“Phoenix: Hands on the Wheel, Casually”

So when did rock and roll become a competition? The day the music died, I guess. I was just listening though to this incredibly droll release known as Autechre’s Peel Sessions, and beyond being markedly devoid of overly chesty occidental tomfoolery, unlike most “beats”/”trip-hop” material not called Tricky or Bjork, it presents a valuable element of duality, expansion of the listening condition into multiple simultaneous realities, or distinct perceived statements. I present this as something that a band trying too hard cannot do, because with their error it becomes banally like running up a mountain — uniformity by unification, more etude than eternal. Whereas Autechre presents a sensible, balanced complexity.
Now this sort of fission of statement isn’t always necessary, for instance a band like Oxford Collapse was able to be so innocent and spontaneous as to strike the hot iron into something magnanimous in its sheer endearing simplicity. There is, though, an annoying trend in indie rock these days, and in our culture in general, of trying to outdo.
I realize competition is necessary on our streets, but this doesn’t make it an ultimate truth, because sharing is just as plausible a paradigm as ownership. It’s just that our particular country, the U.S., is based on uncertainty, roughly, and with this economy and urban implosion, the tendency for competition to pervade all walks of life has only increased. So is there a respite from this, or should there even be?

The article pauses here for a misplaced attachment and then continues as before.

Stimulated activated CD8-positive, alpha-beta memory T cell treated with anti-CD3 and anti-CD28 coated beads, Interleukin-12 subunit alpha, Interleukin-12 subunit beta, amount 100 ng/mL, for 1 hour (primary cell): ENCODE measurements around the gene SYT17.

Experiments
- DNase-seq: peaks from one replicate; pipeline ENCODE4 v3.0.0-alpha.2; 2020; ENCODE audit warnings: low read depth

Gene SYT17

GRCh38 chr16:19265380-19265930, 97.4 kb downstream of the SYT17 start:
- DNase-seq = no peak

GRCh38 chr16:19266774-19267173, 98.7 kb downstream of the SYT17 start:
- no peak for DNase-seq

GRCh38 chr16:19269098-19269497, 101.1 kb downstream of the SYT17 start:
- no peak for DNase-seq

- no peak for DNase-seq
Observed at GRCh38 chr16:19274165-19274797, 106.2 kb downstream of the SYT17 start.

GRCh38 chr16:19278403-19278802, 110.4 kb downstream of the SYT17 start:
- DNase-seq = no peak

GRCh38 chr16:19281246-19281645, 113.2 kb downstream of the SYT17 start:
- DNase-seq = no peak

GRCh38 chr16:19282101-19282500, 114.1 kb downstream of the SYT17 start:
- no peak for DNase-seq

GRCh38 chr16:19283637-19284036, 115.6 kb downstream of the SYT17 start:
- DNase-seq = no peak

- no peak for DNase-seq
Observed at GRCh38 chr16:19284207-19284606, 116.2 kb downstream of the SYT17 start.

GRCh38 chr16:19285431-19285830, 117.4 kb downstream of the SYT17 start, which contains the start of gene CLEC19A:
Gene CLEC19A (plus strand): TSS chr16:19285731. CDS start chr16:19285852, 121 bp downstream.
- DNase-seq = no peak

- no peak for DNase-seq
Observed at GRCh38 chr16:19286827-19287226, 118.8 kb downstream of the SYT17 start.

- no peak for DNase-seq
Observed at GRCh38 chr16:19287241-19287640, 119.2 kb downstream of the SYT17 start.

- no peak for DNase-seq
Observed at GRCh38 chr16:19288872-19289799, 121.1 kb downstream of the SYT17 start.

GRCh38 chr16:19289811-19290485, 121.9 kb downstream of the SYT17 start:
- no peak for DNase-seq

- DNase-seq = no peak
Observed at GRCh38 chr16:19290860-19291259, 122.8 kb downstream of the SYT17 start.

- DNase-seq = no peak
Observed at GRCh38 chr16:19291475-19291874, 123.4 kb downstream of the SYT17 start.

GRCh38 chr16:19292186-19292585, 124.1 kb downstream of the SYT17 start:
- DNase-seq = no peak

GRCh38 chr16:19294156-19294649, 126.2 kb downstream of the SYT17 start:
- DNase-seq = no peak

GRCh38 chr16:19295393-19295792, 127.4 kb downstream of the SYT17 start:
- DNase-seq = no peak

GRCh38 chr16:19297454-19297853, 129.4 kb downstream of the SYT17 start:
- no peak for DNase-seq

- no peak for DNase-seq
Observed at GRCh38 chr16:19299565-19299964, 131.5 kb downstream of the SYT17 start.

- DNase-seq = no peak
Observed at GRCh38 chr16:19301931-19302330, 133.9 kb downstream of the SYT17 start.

Aside from O.C., which as it were broke up in 2009, enter Phoenix. If you please, not that the Wolfgang-esque preceding tracks are insufficient at all, switch straight to the titled track, number five. Competition meets retreat, and Autechre’s plurality of perspective fully onhand. It’s catharsis of the most composed, sophisticated and beautiful kind.
As for the rest of Bankrupt!, it’s debatable at best whether there’s a track matching the poignancy of “Girlfriend” from WAP. But that’s the thing, this is a good thing. Because that was a near-perfect album, and now what we have is a good-to-somewhat-great one, and refreshingly, one where Phoenix keeps the style constant but turns up the manifest gratitude for the craft, forging sundry doglegs/crest/valley turns into various songs.
Glistening percussion and sneeringly cool vocals keep the dish spicy throughout Bankrupt! All this, to my ear, without ever overextending, or seeing a single dollar or stroke of the percussive paw go to waste. These are veterans still operating under the economic ethos of Nirvana’s Bleach, and it’s proof that music is not product, or even, really, an achievement, as our culture understands these things, but a core of a chosen moment, a hand on the wheel. So if they may, Phoenix, with masterful Wolfgang followup Bankrupt!, would like to remind you that life isn’t always being better or worse than the guy next to you, and that at its roots, rock and roll is solace, free of the moral assertions of strife.

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